What about a foreign buyer? That’s not completely out of the question. I don’t believe there are foreign ownership rules that would prevent a foreign company from owning Twitter in the way that there would be around owning a broadcast network like CBS. So which foreign companies might be interested? Axel Springer, in Germany? Vivendi, in France? Alibaba, in China? Softbank? Axel Springer, which has numerous digital media assets, including Business Insider and Politio, is privately owned by KKR. Now we’re back in the world of the private-equity mindset. Hard pass. Vivendi, in France, is also a hard pass. Its market value is $14 billion. Not enough firepower. Alibaba? Now there’s an idea. Its market value is $260 billion. So it has the ammo, but I don’t know if that is enough. We saw what happened with TikTok and the Trump administration. Obviously, the Biden administration is not the Trump administration but I’m still not sure Biden et al. would allow a Chinese company to buy Twitter, especially given this geopolitical moment, and that assumes Alibaba would be interested. (Chinese tech companies have enough to worry about, at the moment.) As for Softbank, once upon a time maybe, in the rah-rah WeWork era. But Softbank is struggling mightily these days. It has a $80 billion market value and access to plenty of capital. But its stock is down 50 percent in the last year. You want to see it go down further? Suggest a deal for Twitter.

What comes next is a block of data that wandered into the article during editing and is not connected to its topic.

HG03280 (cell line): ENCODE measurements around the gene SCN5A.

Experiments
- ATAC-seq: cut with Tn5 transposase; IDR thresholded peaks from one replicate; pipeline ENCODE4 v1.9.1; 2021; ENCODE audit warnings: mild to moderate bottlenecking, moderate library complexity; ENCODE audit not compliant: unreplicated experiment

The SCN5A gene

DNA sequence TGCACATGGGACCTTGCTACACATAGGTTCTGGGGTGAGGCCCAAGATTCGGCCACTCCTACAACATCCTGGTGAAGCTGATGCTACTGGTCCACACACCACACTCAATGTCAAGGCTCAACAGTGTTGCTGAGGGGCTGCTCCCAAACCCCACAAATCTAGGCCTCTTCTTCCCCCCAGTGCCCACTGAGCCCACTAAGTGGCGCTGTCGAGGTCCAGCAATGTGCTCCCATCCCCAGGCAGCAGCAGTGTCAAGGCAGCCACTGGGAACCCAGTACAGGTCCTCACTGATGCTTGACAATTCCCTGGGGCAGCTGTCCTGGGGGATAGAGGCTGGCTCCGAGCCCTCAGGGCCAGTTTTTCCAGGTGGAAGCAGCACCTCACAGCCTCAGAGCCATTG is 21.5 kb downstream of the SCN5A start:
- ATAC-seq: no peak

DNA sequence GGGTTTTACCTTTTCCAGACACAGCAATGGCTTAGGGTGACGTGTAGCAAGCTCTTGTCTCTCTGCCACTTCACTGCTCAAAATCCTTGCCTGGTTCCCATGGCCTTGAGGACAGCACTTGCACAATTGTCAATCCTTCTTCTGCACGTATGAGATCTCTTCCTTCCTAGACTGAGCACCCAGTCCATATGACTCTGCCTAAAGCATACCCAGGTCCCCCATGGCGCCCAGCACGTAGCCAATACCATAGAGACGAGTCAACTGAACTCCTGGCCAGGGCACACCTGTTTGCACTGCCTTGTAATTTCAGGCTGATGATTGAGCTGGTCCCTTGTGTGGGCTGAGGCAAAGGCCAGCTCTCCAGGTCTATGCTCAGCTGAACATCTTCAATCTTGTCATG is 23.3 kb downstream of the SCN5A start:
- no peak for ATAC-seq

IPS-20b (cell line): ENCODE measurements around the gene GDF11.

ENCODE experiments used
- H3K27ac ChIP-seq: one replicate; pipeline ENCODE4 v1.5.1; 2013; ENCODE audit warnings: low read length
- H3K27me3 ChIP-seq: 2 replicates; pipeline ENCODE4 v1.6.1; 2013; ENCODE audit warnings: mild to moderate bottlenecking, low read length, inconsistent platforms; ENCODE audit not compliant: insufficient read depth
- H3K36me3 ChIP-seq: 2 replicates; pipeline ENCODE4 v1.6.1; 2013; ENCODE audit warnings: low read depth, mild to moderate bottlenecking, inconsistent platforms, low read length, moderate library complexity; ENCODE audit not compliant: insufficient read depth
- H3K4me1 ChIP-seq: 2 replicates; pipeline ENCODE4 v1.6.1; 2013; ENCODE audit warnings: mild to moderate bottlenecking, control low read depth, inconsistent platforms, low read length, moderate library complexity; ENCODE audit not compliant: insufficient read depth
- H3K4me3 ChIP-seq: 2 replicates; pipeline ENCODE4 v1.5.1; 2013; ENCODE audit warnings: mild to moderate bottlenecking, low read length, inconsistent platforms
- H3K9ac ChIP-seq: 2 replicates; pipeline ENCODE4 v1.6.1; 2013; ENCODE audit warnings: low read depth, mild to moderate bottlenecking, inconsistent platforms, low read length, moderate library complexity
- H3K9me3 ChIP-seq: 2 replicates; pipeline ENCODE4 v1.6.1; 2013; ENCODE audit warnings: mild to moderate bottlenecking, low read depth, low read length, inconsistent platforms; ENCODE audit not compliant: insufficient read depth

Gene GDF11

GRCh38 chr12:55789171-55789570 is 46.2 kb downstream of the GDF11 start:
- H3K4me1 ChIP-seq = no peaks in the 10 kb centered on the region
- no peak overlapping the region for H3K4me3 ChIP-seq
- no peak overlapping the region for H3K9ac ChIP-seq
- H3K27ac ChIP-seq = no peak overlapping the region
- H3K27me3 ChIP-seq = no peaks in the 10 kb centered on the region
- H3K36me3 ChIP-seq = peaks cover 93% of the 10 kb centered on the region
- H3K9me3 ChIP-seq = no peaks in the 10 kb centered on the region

I am fairly satisfied, like the market, that there are no alternatives buyers for the whole of Twitter. So let’s then contemplate whether what Musk has offered is “fair” from a financial point of view, since that is the question that the Twitter board and Goldman Sachs will soon be trying to answer.
Whether you look at comparable transactions, or public market comparables or a discounted cash flow analysis—all of the pieces that go into a fairness opinion—then Goldman Sachs would be very hard-pressed to say this offer from Musk at 45x projected EBITDA isn’t fair. The only criteria upon which it can be criticized—that it used to trade at a higher price—is not relevant. Yes, well, Twitter once upon a time made $950 million in EBITDA, not the $56 million it made in 2021. What happened in the past is the past and not relevant to the current situation.